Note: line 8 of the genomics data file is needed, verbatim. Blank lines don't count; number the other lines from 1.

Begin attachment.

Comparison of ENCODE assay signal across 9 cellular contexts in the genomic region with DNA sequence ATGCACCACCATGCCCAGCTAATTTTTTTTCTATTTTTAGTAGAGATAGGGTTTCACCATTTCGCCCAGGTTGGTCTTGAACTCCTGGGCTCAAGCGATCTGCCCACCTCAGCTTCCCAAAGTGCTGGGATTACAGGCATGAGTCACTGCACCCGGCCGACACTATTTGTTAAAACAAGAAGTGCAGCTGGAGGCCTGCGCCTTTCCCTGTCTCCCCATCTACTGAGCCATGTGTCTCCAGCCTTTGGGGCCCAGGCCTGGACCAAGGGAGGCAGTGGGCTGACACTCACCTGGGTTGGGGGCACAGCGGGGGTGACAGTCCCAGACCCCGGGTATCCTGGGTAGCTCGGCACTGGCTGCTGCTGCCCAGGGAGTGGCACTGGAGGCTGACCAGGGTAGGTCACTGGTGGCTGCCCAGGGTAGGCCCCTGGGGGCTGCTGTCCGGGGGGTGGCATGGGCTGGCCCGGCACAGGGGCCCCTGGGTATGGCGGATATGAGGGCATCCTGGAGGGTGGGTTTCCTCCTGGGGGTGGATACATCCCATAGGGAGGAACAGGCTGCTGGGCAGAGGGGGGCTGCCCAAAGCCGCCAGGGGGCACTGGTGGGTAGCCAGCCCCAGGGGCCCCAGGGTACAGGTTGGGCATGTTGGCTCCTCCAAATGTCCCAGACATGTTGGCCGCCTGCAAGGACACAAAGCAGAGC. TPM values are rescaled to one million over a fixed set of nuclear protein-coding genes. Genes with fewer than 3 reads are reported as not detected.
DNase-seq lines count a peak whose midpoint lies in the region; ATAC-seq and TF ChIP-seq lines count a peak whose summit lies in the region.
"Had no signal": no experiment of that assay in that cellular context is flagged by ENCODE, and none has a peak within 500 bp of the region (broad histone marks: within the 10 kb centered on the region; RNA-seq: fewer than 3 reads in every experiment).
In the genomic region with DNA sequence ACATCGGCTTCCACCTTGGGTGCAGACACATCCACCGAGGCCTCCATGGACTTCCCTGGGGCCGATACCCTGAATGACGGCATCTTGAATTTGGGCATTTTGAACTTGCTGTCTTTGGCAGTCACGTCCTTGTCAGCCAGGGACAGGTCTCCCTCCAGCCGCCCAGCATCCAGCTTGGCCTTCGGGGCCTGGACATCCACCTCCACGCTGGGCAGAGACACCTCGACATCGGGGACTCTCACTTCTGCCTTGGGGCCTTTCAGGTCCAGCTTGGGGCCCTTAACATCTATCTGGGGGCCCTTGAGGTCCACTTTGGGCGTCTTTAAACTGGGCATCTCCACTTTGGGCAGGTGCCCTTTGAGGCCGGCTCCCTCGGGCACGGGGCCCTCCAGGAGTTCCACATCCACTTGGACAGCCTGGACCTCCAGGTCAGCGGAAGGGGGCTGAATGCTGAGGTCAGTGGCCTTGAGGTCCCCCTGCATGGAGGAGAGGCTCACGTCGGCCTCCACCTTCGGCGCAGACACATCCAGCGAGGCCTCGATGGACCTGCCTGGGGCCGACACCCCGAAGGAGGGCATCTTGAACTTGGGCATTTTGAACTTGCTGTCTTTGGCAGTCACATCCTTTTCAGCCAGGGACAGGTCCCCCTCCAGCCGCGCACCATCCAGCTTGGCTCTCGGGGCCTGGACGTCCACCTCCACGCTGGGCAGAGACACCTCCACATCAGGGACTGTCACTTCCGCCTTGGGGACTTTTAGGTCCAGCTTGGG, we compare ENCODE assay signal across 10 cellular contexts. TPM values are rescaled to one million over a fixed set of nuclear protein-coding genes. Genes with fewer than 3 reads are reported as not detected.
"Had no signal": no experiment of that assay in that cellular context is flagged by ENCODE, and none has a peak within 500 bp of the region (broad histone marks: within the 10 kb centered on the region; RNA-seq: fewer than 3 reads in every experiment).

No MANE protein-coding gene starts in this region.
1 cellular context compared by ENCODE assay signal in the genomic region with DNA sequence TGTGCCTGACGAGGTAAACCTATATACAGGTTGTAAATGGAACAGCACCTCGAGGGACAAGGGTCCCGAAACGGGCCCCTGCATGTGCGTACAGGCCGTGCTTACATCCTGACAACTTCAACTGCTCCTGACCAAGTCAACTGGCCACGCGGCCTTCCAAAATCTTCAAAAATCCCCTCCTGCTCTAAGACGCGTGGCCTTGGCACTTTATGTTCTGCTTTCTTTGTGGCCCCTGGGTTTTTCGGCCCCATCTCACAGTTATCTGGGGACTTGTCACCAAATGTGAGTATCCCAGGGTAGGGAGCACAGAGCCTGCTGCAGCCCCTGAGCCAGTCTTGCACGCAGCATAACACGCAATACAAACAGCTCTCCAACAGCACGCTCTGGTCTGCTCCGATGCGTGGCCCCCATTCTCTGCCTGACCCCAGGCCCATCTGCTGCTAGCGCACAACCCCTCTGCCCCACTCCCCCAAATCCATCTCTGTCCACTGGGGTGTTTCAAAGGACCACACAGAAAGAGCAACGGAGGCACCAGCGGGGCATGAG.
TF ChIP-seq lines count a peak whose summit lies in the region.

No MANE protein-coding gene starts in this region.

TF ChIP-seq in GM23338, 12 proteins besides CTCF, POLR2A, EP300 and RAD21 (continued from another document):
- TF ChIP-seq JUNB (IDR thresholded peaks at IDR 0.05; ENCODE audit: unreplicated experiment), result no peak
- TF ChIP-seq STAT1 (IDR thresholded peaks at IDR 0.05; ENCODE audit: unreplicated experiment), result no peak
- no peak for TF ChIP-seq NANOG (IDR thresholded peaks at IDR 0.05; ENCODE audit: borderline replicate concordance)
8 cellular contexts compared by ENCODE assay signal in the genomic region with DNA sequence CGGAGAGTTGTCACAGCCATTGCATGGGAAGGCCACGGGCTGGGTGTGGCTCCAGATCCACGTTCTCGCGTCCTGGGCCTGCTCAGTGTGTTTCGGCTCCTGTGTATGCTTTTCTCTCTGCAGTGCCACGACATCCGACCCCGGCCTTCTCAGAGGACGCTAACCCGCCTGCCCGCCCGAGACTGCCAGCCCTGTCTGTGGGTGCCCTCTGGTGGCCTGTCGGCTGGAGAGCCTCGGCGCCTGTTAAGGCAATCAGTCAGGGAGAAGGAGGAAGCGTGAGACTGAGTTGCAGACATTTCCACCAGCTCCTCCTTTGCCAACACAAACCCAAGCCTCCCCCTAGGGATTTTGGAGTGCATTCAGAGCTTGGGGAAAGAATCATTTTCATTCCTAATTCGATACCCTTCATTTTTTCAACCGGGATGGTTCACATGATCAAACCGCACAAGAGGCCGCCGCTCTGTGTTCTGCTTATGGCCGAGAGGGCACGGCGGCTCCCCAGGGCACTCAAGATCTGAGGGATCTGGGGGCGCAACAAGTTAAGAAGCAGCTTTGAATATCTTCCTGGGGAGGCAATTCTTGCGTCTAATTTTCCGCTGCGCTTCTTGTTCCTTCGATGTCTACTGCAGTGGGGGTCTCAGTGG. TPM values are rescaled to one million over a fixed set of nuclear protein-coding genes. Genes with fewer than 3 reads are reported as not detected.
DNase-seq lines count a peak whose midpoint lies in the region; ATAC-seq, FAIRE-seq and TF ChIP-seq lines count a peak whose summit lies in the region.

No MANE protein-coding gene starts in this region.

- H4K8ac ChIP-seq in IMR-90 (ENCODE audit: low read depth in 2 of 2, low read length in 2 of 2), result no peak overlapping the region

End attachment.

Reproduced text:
TF ChIP-seq lines count a peak whose summit lies in the region.